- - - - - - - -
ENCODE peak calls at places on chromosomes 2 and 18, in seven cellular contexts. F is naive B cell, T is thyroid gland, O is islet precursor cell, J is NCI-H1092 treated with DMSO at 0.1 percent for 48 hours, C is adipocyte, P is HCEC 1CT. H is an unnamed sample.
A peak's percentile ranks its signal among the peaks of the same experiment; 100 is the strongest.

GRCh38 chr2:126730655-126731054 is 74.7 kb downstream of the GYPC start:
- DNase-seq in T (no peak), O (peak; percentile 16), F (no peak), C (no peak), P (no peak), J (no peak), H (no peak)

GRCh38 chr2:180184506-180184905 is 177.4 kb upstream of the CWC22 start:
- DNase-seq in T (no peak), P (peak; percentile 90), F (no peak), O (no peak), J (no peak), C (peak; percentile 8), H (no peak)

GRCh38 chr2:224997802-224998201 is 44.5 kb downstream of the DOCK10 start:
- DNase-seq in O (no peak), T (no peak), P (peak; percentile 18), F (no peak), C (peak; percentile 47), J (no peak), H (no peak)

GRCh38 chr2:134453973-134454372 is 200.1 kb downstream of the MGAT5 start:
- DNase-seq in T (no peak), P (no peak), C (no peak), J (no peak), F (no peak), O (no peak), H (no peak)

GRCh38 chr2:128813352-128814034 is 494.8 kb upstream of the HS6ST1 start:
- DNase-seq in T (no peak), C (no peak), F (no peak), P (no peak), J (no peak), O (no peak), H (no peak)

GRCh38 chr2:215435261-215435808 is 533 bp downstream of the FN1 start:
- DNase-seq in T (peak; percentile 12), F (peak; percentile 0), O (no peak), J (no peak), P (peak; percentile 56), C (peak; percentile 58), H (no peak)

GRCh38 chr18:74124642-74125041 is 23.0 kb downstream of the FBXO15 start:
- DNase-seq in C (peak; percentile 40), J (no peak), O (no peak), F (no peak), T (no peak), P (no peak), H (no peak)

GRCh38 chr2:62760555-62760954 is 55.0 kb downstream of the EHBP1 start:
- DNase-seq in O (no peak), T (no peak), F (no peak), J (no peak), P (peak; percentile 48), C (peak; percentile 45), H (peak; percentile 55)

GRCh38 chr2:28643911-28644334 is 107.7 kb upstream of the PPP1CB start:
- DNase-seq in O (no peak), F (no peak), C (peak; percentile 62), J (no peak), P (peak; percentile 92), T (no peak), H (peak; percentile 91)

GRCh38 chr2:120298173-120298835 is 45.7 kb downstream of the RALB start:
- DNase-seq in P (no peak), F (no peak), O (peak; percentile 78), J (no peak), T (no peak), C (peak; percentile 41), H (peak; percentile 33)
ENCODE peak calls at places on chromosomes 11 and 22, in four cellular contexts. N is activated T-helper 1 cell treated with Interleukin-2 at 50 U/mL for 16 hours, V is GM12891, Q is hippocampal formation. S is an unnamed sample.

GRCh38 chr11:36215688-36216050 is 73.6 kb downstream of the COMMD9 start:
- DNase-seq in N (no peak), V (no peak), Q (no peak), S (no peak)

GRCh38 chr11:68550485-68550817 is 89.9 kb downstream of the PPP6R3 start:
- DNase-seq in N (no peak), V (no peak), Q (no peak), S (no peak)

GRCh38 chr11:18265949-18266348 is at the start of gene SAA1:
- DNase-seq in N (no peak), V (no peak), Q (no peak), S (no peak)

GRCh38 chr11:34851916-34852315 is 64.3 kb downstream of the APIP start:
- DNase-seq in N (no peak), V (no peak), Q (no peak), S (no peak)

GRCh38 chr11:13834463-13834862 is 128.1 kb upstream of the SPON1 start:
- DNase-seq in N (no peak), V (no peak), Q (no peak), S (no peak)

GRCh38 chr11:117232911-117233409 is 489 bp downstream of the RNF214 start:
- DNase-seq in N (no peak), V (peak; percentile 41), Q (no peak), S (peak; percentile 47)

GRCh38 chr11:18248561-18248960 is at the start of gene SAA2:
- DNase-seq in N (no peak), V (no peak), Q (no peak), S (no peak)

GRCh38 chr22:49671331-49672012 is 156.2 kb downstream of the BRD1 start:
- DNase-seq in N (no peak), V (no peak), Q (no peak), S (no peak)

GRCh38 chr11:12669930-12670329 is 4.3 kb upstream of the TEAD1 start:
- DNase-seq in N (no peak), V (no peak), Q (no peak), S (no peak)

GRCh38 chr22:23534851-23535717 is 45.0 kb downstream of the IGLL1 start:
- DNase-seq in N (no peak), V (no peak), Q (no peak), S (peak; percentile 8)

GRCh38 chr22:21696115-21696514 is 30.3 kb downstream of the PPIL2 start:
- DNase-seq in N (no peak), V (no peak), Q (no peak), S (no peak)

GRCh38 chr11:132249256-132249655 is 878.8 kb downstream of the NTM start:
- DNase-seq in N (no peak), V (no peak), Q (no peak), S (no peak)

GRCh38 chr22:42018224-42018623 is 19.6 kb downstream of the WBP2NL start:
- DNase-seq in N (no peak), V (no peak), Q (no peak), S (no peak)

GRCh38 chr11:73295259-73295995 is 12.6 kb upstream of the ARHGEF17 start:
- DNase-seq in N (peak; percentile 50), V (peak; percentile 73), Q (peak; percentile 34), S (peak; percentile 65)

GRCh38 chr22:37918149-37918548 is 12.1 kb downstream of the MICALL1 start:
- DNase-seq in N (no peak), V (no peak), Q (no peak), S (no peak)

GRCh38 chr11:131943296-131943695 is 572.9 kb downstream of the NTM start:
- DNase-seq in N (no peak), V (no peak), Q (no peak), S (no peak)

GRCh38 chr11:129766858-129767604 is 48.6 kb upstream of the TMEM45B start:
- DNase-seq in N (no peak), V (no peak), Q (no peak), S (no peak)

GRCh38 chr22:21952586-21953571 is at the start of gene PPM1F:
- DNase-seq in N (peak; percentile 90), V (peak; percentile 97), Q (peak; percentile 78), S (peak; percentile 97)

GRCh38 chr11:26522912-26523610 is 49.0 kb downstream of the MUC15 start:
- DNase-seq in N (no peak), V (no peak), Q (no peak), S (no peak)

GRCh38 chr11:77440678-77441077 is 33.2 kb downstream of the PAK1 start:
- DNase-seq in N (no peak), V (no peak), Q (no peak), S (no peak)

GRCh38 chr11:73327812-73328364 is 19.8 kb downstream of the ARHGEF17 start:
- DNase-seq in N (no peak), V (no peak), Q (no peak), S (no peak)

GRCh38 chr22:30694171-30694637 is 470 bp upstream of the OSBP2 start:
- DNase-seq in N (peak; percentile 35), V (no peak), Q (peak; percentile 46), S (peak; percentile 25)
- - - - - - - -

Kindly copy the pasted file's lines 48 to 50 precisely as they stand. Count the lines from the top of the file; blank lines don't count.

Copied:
GRCh38 chr22:42018224-42018623 is 19.6 kb downstream of the WBP2NL start:
- DNase-seq in N (no peak), V (no peak), Q (no peak), S (no peak)

GRCh38 chr11:73295259-73295995 is 12.6 kb upstream of the ARHGEF17 start: